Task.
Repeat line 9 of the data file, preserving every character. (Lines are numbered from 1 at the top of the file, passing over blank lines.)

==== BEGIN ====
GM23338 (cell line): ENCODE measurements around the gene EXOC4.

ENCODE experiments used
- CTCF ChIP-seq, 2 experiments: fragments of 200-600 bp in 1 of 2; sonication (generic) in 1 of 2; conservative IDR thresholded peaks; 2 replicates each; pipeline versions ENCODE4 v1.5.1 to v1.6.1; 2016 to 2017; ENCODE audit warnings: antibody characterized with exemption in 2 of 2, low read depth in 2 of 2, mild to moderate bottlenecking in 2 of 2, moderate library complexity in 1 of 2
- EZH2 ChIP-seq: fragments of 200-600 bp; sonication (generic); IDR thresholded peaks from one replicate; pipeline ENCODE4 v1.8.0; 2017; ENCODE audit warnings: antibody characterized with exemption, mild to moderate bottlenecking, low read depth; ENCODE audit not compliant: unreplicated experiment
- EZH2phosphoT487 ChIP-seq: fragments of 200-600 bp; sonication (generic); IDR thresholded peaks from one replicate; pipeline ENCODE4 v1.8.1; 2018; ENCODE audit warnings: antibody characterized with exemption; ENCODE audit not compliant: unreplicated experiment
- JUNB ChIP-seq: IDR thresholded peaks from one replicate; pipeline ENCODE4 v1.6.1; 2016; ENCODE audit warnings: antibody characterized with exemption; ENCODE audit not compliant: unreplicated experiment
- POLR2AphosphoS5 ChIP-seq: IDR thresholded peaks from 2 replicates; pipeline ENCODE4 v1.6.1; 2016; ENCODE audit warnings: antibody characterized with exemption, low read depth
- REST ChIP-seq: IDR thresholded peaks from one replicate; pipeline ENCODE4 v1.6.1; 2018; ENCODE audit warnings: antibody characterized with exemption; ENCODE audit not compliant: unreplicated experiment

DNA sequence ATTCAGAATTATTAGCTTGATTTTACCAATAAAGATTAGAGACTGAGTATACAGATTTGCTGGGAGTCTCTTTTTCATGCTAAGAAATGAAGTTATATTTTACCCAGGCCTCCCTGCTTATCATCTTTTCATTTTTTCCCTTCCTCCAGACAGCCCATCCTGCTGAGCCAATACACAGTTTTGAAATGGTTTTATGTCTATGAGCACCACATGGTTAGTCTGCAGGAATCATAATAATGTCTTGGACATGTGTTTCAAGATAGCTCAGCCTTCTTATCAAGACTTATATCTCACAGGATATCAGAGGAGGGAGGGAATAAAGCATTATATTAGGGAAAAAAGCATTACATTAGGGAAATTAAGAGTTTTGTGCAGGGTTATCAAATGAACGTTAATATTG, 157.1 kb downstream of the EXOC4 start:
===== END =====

DNA sequence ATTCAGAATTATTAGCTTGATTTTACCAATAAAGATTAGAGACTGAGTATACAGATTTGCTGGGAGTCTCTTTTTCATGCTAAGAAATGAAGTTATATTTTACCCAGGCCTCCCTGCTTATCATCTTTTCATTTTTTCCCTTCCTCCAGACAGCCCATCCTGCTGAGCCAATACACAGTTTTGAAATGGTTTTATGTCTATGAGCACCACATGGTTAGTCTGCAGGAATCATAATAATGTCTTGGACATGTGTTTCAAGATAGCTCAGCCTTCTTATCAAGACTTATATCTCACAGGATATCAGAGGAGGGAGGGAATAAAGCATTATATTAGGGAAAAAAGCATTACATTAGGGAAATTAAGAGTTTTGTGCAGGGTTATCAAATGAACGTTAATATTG, 157.1 kb downstream of the EXOC4 start: